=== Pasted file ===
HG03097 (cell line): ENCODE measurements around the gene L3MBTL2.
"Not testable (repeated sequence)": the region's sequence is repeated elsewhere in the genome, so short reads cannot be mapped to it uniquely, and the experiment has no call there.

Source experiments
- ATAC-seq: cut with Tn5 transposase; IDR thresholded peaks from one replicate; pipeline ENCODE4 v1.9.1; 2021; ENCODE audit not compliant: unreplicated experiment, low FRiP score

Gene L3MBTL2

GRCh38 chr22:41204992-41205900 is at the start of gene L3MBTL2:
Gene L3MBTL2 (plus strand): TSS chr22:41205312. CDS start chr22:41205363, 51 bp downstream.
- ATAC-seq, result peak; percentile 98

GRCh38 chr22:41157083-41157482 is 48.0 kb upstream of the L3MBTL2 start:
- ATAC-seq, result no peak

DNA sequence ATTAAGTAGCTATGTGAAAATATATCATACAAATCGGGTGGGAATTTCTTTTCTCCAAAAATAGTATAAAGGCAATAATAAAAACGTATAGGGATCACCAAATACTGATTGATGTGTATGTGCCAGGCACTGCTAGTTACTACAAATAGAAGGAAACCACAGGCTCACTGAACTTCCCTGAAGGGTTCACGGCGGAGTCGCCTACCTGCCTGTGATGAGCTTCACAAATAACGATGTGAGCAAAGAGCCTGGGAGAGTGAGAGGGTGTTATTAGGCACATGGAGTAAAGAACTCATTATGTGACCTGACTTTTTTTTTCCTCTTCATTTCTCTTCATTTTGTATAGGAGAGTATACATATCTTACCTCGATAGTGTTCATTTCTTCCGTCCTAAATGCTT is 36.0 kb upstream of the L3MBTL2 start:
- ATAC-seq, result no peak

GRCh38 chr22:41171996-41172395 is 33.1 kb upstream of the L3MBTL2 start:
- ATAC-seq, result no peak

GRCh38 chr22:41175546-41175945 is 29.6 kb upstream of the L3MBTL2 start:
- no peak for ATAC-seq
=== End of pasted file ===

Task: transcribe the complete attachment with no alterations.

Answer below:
HG03097 (cell line): ENCODE measurements around the gene L3MBTL2.
"Not testable (repeated sequence)": the region's sequence is repeated elsewhere in the genome, so short reads cannot be mapped to it uniquely, and the experiment has no call there.

Source experiments
- ATAC-seq: cut with Tn5 transposase; IDR thresholded peaks from one replicate; pipeline ENCODE4 v1.9.1; 2021; ENCODE audit not compliant: unreplicated experiment, low FRiP score

Gene L3MBTL2

GRCh38 chr22:41204992-41205900 is at the start of gene L3MBTL2:
Gene L3MBTL2 (plus strand): TSS chr22:41205312. CDS start chr22:41205363, 51 bp downstream.
- ATAC-seq, result peak; percentile 98

GRCh38 chr22:41157083-41157482 is 48.0 kb upstream of the L3MBTL2 start:
- ATAC-seq, result no peak

DNA sequence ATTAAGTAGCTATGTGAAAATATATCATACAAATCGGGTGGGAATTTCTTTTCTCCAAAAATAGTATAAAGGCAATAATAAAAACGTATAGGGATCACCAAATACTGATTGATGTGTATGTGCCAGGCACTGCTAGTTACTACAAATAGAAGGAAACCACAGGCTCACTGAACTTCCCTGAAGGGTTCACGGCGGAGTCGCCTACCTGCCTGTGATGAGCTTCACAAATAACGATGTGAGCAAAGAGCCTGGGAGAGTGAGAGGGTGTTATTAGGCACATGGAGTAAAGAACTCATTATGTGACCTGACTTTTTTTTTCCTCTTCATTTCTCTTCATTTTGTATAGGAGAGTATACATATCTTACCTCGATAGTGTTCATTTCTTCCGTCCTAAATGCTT is 36.0 kb upstream of the L3MBTL2 start:
- ATAC-seq, result no peak

GRCh38 chr22:41171996-41172395 is 33.1 kb upstream of the L3MBTL2 start:
- ATAC-seq, result no peak

GRCh38 chr22:41175546-41175945 is 29.6 kb upstream of the L3MBTL2 start:
- no peak for ATAC-seq